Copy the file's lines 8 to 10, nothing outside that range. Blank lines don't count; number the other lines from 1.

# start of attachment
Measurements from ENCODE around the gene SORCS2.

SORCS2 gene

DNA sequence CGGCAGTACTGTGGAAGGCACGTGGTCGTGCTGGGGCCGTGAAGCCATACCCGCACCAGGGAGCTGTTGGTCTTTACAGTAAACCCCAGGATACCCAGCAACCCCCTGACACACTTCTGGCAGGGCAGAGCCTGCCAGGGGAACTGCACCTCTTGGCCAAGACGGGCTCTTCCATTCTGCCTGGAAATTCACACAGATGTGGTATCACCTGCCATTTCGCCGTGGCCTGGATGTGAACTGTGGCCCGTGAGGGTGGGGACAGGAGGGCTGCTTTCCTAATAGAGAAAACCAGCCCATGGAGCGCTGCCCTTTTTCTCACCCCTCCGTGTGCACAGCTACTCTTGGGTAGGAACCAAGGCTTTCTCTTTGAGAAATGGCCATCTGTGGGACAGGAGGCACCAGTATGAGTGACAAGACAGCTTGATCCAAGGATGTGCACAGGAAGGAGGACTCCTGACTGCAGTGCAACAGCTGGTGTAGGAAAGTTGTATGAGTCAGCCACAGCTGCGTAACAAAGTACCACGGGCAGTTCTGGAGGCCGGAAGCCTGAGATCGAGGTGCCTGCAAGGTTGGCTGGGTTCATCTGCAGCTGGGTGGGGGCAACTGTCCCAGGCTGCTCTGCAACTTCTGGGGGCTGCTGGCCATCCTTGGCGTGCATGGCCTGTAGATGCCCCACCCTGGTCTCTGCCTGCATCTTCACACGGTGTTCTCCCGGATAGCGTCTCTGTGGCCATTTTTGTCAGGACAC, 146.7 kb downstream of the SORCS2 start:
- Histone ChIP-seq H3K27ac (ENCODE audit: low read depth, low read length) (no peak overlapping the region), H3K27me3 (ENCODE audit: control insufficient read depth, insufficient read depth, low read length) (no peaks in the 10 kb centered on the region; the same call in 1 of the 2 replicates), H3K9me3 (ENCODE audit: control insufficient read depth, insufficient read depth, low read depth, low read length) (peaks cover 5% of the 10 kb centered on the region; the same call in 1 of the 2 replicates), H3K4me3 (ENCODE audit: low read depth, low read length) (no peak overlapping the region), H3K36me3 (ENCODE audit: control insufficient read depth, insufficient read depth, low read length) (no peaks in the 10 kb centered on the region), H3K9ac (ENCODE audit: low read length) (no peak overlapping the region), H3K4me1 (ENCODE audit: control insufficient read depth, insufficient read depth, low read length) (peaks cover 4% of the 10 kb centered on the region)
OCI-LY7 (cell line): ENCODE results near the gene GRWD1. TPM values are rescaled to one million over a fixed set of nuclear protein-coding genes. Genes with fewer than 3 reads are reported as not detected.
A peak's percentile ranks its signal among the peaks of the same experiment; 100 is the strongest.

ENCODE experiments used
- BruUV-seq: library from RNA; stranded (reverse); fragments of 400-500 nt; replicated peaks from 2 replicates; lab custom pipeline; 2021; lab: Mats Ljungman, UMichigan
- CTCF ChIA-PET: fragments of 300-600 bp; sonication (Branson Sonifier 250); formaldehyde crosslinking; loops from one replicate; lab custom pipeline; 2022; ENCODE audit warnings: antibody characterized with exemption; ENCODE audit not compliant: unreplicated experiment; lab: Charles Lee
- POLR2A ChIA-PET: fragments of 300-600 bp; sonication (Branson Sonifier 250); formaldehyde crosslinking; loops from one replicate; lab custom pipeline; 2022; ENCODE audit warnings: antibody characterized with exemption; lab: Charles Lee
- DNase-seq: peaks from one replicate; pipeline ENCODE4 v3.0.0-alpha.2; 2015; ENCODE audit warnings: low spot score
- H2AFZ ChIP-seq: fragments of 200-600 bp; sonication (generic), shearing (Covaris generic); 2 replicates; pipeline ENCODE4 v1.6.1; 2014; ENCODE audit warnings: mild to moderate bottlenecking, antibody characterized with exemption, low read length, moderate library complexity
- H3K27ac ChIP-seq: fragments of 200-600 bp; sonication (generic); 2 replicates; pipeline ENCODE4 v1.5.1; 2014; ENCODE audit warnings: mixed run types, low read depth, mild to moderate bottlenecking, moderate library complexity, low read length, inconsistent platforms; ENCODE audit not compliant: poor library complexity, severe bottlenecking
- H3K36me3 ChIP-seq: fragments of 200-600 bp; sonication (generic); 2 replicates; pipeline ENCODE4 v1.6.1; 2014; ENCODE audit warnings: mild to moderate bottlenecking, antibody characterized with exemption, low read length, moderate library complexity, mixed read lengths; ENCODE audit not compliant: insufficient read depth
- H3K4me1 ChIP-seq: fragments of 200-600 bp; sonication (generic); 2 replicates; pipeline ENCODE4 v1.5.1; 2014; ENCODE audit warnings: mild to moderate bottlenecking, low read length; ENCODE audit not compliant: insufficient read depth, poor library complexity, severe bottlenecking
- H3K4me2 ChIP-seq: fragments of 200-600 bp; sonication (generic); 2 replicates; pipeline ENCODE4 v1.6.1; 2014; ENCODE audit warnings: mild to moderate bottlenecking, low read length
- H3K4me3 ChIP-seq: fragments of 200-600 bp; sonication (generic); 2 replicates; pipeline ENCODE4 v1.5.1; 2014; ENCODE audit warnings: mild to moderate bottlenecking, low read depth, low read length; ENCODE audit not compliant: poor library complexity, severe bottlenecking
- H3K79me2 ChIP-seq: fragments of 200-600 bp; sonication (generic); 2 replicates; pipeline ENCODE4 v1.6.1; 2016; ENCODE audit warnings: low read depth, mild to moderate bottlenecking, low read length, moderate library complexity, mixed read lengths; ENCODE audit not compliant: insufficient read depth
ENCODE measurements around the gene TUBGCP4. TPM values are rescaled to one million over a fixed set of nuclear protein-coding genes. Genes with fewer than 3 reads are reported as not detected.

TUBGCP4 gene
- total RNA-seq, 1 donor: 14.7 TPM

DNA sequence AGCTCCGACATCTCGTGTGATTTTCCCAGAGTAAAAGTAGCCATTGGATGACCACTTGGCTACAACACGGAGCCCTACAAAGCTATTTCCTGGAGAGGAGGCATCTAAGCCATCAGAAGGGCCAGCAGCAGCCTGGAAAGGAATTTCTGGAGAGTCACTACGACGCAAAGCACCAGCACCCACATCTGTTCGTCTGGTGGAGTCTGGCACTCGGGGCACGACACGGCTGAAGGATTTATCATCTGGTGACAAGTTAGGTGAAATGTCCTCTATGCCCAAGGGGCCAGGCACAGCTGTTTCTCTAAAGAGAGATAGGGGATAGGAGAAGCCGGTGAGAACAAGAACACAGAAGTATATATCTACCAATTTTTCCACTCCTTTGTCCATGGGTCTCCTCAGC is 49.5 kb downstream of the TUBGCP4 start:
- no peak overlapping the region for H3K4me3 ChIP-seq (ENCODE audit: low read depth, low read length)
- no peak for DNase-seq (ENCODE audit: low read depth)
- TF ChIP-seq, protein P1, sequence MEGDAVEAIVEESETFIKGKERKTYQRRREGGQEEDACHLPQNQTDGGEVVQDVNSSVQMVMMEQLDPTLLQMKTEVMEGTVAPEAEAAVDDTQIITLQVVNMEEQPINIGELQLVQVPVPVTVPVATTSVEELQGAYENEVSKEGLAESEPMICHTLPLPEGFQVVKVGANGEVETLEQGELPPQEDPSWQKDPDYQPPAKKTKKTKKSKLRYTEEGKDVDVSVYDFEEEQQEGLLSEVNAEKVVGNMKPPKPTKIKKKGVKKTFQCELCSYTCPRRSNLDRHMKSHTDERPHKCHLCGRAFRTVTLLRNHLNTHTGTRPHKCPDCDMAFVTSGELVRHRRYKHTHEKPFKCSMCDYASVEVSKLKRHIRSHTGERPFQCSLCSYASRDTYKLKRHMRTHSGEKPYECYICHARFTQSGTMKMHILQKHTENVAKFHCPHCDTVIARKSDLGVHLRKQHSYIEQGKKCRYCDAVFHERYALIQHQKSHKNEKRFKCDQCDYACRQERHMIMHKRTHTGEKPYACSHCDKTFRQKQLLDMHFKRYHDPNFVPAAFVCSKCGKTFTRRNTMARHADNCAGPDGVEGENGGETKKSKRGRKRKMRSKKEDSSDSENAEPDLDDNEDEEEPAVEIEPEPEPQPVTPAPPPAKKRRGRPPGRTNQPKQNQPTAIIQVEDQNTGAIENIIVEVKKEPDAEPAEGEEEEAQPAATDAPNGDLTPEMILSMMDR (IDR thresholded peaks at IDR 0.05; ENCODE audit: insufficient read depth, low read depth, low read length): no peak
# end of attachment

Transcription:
- BruUV-seq: library from RNA; stranded (reverse); fragments of 400-500 nt; replicated peaks from 2 replicates; lab custom pipeline; 2021; lab: Mats Ljungman, UMichigan
- CTCF ChIA-PET: fragments of 300-600 bp; sonication (Branson Sonifier 250); formaldehyde crosslinking; loops from one replicate; lab custom pipeline; 2022; ENCODE audit warnings: antibody characterized with exemption; ENCODE audit not compliant: unreplicated experiment; lab: Charles Lee
- POLR2A ChIA-PET: fragments of 300-600 bp; sonication (Branson Sonifier 250); formaldehyde crosslinking; loops from one replicate; lab custom pipeline; 2022; ENCODE audit warnings: antibody characterized with exemption; lab: Charles Lee